In 1768, the Spanish Crown granted a charter to a fledgling settlement on a ford of the Rio Grande in the colonial frontier province of Nuevo Santander. The village had been founded 13 years earlier by Tomás Sánchez de la Barrera y Garza, a former soldier in the Spanish royal army who’d established a ranch on the south side of the river. In 1755, he was granted permission to establish a town on the north bank by José de Escandón, the first governor of the colony stretching from the Pánuco River in present-day Mexico to the Guadalupe River in present day Texas. Within three years, Laredo was the most popular crossing point between Nuevo Santander and Coahuila/Nuevo León.
Over the next 250 years, the small river town would develop into a robust administrative center for many governing interests — first for the distant royal court in Spain, then for a succession of state governments in independent Mexico; for the short-lived Republic of the Rio Grande, the border zone claimed by both Mexico and Texas from 1837 to 1848; and, after the Mexican-American War and the resulting 1848 Treaty of Guadalupe Hidalgo, for the State of Texas in the U.S.
This long and complex history is one of both agricultural growth and urban expansion, cotton and cattle, rail and oil, border violence and hybrid identities.
Much of this engaging history is quintessentially that of Texas as a whole and is recorded in the Laredo Archives, formally the Spanish Archives of Laredo, which span 1749 to 1896 and include nearly 3,500 individual handwritten documents. The Spanish-language portion of the archives documents the early colonial period and continues through the end of Mexico’s governance of Laredo, providing an array of evidence of the development of the town, including: boundary surveys and land allotments; church and school censuses; Spanish royal decrees; local laws and ordinances; records of civil and criminal litigation; tax and trade statistics; wills and probate records; documentation of Indian raids; and more. A few later documents, from 1846 through 1896 and written mostly in English, further document the development of the City of Laredo and Webb County.
For years, the whereabouts of these records was unknown. In 1934, after an order was given for the old papers stored in the basement of the old Webb County Courthouse to be destroyed, a custodian, Pancho Ramírez, working in conjunction with Webb County court reporter Sebron Sneed Wilcox, identified and removed the archives. Wilcox then enlisted the help of Florencio Andrés, a priest at San Agustín Church. Working together over many years without payment, Wilcox and Andrés diligently cleaned, identified and arranged the papers, which had long been neglected and had, in addition, been exposed to fire, flooding and humidity, resulting in damage to many of the documents.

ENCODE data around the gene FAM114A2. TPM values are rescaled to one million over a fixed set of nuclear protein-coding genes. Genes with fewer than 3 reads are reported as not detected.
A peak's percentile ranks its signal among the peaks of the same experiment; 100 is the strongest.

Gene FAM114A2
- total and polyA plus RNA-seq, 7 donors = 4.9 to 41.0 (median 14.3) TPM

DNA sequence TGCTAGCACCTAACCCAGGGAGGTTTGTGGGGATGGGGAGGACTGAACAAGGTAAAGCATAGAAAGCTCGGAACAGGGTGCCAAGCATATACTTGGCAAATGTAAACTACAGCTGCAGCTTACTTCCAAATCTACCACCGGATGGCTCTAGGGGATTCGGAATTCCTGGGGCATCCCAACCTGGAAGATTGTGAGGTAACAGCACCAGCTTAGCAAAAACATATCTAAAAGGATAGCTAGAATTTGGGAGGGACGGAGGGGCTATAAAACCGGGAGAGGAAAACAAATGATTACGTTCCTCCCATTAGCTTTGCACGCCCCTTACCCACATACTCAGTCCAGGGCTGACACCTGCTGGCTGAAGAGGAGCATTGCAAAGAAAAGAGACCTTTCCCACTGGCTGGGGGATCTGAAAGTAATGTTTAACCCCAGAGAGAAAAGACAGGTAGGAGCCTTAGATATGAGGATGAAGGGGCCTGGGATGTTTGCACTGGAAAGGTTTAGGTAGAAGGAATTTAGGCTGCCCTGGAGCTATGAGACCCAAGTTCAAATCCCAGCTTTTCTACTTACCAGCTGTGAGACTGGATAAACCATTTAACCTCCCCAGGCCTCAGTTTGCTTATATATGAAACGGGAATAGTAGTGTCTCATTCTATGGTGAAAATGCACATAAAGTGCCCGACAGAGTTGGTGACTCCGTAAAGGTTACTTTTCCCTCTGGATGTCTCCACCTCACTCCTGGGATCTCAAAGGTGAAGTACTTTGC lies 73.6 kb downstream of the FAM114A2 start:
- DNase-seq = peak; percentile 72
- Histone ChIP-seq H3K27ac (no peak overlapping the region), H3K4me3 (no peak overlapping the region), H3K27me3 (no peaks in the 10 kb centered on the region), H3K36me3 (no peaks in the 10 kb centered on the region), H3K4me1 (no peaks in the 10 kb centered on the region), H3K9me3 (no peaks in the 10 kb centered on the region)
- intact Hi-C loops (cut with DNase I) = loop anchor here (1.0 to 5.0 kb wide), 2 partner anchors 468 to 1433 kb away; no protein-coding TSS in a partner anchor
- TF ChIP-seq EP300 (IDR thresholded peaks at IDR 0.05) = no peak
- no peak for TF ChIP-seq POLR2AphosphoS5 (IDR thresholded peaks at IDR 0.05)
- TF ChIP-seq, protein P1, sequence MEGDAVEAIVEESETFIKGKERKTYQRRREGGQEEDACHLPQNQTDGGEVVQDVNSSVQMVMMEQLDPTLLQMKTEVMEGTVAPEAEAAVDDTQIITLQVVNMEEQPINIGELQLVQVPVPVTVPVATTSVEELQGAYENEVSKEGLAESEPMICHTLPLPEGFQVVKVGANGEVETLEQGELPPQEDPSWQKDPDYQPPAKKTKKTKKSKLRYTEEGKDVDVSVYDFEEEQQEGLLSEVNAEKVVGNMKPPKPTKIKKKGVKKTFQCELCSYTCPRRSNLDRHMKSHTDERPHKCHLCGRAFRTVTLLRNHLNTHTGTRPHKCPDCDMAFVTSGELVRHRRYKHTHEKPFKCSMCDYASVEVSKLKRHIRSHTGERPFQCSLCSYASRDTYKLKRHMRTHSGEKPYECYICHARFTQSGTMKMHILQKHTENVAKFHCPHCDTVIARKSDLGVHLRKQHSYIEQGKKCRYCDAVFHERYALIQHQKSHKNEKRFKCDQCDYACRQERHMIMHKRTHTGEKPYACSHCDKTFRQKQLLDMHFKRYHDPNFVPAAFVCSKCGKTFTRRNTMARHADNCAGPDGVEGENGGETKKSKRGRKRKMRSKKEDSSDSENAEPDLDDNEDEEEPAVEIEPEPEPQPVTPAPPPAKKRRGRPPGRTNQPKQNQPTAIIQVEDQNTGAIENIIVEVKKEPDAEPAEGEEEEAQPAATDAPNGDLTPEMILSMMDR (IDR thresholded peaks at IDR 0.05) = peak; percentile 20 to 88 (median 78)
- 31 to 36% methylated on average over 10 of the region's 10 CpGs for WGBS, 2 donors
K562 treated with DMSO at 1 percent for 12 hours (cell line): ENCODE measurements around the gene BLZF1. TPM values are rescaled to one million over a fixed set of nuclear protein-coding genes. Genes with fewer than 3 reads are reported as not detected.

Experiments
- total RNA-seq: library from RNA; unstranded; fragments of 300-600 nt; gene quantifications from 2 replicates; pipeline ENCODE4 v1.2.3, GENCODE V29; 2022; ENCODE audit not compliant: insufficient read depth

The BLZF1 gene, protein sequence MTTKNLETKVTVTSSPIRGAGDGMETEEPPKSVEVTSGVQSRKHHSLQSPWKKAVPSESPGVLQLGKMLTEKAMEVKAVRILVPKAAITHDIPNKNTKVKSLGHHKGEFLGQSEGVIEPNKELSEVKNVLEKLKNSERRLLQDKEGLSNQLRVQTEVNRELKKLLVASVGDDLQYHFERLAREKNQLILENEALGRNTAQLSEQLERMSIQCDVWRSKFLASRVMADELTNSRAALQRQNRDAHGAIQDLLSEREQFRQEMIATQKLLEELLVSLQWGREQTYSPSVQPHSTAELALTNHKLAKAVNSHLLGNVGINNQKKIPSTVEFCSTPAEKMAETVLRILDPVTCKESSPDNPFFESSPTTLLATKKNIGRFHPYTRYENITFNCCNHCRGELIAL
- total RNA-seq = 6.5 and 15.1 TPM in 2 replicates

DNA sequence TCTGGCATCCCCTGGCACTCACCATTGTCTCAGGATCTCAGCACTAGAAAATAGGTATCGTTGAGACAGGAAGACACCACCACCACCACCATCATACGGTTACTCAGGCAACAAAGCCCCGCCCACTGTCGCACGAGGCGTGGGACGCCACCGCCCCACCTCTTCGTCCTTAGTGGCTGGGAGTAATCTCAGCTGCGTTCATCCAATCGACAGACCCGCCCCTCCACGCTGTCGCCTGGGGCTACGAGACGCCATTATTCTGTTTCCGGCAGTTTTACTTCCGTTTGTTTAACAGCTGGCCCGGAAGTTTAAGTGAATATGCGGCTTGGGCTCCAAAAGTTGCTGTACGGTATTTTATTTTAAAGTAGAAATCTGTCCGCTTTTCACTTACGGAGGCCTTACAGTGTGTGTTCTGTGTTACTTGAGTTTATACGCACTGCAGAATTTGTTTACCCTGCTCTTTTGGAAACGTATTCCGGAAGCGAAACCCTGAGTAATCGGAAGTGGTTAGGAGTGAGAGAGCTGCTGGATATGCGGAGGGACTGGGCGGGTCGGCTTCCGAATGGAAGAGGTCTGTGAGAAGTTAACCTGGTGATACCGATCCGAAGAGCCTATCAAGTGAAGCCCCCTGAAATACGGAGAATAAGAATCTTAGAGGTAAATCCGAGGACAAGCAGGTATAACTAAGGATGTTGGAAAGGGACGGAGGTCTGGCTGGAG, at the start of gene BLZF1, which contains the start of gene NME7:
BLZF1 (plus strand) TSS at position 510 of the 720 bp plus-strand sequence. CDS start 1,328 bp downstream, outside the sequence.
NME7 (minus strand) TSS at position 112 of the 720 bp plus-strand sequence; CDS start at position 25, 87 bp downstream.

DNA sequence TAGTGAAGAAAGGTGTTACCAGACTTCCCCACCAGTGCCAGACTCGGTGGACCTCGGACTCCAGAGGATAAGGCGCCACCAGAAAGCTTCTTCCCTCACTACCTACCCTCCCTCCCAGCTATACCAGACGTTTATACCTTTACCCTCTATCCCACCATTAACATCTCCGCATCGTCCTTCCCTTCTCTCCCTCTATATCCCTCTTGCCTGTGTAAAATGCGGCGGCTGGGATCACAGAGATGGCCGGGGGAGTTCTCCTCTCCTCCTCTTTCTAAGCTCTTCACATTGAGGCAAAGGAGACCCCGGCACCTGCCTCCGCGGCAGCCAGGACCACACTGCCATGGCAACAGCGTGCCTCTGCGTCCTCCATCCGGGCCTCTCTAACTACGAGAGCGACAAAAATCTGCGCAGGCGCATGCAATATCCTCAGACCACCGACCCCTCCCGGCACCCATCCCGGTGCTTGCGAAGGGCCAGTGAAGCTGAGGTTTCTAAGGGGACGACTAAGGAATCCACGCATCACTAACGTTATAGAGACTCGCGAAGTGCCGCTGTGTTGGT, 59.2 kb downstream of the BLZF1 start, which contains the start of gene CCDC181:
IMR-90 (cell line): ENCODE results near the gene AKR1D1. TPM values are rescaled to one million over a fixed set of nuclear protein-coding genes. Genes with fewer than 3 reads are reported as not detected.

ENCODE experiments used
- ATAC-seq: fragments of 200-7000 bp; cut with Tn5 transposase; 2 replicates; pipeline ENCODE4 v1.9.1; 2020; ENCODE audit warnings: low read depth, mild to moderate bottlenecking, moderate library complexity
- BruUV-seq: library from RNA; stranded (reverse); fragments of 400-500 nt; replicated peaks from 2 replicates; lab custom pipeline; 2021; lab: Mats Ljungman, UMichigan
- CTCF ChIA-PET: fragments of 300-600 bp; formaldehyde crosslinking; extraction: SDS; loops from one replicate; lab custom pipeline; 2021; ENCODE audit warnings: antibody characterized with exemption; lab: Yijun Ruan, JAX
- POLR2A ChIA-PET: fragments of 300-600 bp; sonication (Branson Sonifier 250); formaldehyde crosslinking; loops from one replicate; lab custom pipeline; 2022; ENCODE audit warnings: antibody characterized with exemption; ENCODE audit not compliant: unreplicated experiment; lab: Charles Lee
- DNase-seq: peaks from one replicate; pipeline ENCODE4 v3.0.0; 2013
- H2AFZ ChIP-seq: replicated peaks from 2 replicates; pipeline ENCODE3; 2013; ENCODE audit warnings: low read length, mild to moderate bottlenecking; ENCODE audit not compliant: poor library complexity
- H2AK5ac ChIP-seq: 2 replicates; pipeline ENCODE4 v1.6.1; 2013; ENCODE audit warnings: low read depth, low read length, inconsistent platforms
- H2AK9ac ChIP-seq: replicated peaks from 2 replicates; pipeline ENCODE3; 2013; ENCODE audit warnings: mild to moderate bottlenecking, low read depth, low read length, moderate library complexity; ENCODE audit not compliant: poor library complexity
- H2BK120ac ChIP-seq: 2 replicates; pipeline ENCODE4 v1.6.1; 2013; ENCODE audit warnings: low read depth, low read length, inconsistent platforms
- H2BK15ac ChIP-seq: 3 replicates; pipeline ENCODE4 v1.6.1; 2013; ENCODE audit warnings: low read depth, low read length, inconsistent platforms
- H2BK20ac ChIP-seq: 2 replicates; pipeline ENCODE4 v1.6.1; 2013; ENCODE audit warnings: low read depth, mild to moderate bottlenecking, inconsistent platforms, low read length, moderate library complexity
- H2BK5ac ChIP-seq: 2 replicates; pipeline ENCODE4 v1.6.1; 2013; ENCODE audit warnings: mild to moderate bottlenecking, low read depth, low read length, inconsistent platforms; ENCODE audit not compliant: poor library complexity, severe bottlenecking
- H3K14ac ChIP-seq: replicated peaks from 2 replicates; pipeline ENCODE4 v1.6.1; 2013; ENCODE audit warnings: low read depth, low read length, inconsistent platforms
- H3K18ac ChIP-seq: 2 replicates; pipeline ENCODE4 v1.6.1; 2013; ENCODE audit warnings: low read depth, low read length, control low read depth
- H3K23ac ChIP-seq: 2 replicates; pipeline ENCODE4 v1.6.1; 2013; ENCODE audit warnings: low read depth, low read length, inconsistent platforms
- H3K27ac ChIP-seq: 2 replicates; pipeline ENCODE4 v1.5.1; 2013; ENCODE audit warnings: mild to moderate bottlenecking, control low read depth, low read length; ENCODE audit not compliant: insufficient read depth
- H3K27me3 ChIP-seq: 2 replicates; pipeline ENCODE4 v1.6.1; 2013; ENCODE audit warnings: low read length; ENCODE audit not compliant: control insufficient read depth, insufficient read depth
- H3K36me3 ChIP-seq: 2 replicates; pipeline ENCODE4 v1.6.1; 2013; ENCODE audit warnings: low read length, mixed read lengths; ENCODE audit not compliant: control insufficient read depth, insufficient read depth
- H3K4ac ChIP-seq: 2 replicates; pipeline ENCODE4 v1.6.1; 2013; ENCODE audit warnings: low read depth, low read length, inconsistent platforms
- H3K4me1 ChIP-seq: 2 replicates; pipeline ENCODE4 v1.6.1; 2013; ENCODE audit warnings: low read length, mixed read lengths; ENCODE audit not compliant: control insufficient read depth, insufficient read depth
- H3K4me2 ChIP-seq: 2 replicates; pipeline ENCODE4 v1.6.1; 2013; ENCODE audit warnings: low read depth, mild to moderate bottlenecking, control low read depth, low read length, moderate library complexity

The original papers are now in the legal custody of the Texas State Library and Archives Commission, but they’re physically held at St. Mary’s University in San Antonio per the terms of a 1972 settlement between those two entities and the City of Laredo. In the 1970s, St. Mary’s filmed the entire collection of manuscripts on 16 rolls of 35mm microfilm; copies, along with partial typescript transcripts created by the federal Works Progress Administration between 1936 and 1942, are held at the State Archives in Austin. These records are open and available for research.
Seven comprehensive indexes to St. Mary’s microfilm copies were created by Robert D. Wood, S.M., between 1993 and 2005 and are available online through the University of North Texas Portal to Texas History. The Laredo Archives were digitized and made available on the Portal website in 2017 through a U.S. Institute of Museum and Library Services grant, awarded by the Texas State Library and Archives Commission TexTreasures program, greatly expanding access to this major collection that documents some of the earliest recorded history of Texas.
Headline Image (top): The printed royal edict from the Marques de Croix concerning deserters from the Spanish Army, 1769. The edict says that anyone harboring deserters will be prosecuted, however, those who turn in these deserters will be remunerated. Credit: University of North Texas Libraries, The Portal to Texas History, crediting St. Mary’s University Louis J. Blume Library.Source: https://texashistory.unt.edu/ark:/67531/metapth861862/
Texas State Library and Archives Commission
1201 Brazos St.
austin, TX 78711
St. Mary’s University Louis J. Blume Library
1 Camino Santa Maria
San Antonio, TX 78228
University of North Texas Portal of Texas History